SAT EXCLUSIVE: Illegally Imported Amul Ghee in Melbourne Market

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By SAT News Desk

MELBOURNE, 29th November: Amul is India’s and the world’s leading dairy products brand since 1950.Worldwide Consumers have confidence in it and it is available in Indian and South Asian shops. Its Ghee (also known as desi Ghee), clarified butter made from the milk of a buffalo or cow and known as ‘Amul Ghee’ is the pride of any Indian/South Asian kitchen. It’s market acceptability and strength is the envy of competitors.

But a disturbing phenomenon is that illegally imported ‘Amul Ghee’ is freely available here. Said to be dangerous for health with the importers having no regard for people’s health. This not for export product is imported from India with forged documentation and Australian quarantine being hoodwinked as it is at times not declared as ‘Ghee’. ‘Ghee’ ordered online and delivered at home has a fair chance of being not for export.

Talking to SAT, Murphy Singh who’s company is the authorized importer of Amul products by Amul India says, “Be careful of your health by only buying genuine export Amul products, produced and brought into Australia as per Australian government guidelines”.

The price of the fake ‘Amul Ghee’ is quite low as compared to the genuine one giving a bigger margin to the importer and the retailer. For the buyer it’s difficult to distinguish between the fake and the genuine product. Printed technical details on the Ghee tins are complicated which confuse the customer. The end result is a fake ‘Amul Ghee’ is sold as a genuine one.

For distinguished marks to identify Amul export ghee
1.Red plastic lid on top of the tin
2.Look for sales@indiasfinest.com.au at the bottom of the tin

Under current Australian bio security guidelines, the Ghee should have a manufacturing declaration from the company on their letterhead signed by the authorized person that manufactured/produced the goods (either the specific site or head office within the country of export). This particular document is either not given or is forged and supplied to Australian authorities.

Not for export ghee (not authorized for Australia) normally will not have Red Plastic Lid on top of tin. There will be no importer details, since the importer doesn’t want to be detected. It will also say ‘not for sale outside India’ as these tins can be copied and manufactured by people who make counterfeit products. Most of the time, the date of expiry on not for export tins are also tampered with. Even after the normal expiry dates, new dates are printed in Australia by people with a vested interest as they have no regard for consumer health. It’s very hard for Australian authorities to detect and test every tin though they are trying to do their best, more needs to be done.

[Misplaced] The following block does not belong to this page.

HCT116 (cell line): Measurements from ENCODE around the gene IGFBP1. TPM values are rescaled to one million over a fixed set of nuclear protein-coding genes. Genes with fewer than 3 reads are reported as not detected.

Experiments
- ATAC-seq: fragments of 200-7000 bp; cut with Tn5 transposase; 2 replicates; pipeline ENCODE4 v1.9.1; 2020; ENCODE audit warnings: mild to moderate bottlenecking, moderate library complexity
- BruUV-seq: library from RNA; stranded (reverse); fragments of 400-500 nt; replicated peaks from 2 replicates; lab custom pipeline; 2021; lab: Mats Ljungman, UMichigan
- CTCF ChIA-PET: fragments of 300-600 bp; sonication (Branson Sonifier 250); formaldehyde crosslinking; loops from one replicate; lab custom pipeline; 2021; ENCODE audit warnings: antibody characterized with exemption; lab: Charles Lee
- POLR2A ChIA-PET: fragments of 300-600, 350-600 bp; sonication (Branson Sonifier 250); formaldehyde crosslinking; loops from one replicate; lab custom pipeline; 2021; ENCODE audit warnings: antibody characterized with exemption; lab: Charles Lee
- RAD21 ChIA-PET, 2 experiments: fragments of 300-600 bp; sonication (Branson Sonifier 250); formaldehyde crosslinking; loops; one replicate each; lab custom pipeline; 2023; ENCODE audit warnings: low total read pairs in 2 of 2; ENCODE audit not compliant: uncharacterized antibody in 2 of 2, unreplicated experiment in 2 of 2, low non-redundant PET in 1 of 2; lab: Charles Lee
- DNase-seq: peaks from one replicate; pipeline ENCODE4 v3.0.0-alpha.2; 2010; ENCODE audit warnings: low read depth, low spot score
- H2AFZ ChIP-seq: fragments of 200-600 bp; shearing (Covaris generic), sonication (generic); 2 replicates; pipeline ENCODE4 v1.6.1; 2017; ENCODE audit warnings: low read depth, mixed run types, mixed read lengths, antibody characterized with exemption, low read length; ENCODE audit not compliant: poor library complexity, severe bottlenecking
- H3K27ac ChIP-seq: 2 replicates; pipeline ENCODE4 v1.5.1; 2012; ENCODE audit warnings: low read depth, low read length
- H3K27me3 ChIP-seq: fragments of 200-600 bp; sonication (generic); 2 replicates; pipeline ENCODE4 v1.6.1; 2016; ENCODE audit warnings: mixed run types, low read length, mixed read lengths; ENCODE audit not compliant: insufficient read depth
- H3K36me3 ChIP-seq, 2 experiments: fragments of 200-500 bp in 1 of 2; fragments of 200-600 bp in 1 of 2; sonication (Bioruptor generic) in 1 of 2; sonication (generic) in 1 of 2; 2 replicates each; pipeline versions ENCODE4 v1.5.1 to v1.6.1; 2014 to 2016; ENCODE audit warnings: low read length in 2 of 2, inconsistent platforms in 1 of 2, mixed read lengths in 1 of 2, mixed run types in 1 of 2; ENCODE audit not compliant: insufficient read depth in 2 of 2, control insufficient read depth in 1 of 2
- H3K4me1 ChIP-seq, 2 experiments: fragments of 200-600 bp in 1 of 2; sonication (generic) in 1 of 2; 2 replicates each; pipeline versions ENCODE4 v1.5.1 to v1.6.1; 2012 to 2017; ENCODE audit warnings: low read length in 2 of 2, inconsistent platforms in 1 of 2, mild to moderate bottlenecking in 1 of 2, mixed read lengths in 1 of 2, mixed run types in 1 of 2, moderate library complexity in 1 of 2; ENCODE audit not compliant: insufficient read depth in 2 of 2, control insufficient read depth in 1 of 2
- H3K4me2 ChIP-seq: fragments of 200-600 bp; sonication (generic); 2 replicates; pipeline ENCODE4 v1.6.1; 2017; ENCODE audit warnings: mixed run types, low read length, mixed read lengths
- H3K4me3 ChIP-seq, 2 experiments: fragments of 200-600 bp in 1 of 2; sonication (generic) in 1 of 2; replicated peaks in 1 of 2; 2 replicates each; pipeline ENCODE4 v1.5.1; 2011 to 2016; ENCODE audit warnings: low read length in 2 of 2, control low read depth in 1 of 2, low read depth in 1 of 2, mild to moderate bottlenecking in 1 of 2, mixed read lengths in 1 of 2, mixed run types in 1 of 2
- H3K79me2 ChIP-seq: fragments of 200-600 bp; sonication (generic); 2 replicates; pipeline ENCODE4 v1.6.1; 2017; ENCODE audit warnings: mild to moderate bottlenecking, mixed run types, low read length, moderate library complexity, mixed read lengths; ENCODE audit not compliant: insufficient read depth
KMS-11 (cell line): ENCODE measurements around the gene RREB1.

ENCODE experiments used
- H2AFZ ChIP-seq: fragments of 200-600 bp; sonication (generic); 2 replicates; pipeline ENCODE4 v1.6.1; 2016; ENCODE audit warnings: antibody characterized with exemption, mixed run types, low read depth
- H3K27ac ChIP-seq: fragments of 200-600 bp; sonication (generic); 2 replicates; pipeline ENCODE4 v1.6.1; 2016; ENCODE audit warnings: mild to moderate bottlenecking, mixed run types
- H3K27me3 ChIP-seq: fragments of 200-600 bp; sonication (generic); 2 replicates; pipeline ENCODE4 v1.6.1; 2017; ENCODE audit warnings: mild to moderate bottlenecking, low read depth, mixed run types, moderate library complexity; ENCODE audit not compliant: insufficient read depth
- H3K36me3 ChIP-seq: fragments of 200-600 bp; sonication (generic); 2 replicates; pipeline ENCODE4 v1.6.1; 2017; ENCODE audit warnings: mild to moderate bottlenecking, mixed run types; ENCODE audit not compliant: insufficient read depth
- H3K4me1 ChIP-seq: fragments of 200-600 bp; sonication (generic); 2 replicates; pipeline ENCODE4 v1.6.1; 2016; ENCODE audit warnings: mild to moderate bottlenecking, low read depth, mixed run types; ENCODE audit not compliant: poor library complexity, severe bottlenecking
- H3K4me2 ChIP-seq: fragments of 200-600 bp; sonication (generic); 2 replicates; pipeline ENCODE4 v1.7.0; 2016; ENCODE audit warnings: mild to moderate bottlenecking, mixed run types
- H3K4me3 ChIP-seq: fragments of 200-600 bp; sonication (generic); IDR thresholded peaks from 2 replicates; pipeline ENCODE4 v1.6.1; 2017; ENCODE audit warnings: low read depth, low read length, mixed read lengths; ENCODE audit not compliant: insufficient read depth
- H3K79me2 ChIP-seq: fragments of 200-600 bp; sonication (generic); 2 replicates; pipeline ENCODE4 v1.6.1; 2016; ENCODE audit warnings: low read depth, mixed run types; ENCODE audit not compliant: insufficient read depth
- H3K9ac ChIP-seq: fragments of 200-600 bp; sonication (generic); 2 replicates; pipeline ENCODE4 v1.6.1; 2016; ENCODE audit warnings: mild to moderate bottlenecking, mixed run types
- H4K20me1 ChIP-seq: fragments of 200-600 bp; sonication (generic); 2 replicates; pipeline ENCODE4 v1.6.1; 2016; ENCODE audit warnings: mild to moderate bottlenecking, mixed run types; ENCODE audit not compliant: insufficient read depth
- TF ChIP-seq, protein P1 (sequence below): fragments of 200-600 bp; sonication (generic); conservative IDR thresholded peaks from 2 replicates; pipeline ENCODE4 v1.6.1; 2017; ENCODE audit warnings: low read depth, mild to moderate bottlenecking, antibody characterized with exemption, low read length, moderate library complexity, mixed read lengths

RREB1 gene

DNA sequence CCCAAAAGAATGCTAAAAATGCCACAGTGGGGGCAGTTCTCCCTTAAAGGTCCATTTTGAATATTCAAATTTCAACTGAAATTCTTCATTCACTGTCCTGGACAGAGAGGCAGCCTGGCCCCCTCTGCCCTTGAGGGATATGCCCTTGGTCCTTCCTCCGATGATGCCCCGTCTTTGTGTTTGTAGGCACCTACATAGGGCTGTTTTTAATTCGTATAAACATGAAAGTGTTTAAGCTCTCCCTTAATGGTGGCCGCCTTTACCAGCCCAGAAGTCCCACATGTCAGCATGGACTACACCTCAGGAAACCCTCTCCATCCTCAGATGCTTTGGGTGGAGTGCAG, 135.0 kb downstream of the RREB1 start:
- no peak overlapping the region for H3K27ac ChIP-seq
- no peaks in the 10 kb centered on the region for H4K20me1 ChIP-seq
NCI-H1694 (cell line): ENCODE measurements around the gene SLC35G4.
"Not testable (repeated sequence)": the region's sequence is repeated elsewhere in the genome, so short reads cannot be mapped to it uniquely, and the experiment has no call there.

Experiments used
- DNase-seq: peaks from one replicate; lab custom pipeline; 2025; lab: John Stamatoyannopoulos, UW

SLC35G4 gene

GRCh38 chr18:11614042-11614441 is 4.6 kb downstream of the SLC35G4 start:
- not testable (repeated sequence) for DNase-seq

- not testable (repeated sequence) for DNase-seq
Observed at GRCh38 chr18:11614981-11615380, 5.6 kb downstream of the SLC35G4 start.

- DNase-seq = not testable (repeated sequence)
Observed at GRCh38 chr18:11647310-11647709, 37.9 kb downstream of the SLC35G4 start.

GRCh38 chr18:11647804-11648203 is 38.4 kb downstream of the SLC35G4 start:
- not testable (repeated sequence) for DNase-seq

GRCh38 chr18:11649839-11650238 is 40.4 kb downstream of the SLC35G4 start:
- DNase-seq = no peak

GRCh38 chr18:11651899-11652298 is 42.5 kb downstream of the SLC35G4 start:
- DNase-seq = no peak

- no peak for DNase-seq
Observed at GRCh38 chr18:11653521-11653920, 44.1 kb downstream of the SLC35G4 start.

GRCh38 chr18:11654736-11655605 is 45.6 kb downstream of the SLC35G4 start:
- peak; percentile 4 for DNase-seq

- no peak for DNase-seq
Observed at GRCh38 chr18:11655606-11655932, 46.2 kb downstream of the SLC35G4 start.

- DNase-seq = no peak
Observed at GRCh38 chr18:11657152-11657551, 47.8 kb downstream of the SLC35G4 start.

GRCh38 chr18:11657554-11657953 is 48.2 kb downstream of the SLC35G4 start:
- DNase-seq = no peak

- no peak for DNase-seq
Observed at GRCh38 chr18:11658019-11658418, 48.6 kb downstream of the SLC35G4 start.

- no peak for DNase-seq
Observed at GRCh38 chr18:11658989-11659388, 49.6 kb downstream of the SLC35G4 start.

The Indian market is full of fake ‘Ghee’ of all leading brands including ‘Amul’. A Google and You Tube search explains the extent of fake ‘Ghee’ manufacturing factories being busted by cops in India. It is these factories which are the supply centres of fake ‘Ghee’ in India and export overseas including Australia.

One news item in Hans India (Hyderabad) says, “The makers of adulterated ghee use Palmolein and Vanaspati to prepare it. The mix also contains about 15 per cent original ghee to impress the customer.”

Another recent report in OneIndia quotes UP government officials as saying that they suspect the Ghee being sold in UP government canteens was a combination of refined oil, Vanaspati oil and desi ghee scent and hazardous chemicals.

A Facebook post from Amul Export says, “Please ensure you are only buying genuine Amul export products, which comply by Australian food laws and guidelines. By purchasing non-genuine export products, they can serve as a serious health hazard to you and your family. Amul products are available at all good shops in Victoria. Only buy Amul Products with the following email address at the bottom of tin “sales@indiasfinest.com.au”.
The above message relates to all Amul products.
Manager Sales, Amul Export.”

The question is, market analysts say, is not just of illegally imported Amul products but that of many other leading Indian brands also whose sale and consumption can be dangerous to a buyer’s health because they are illegal imports. It’s high time Australia takes a strict action to stop this business in spurious food products.

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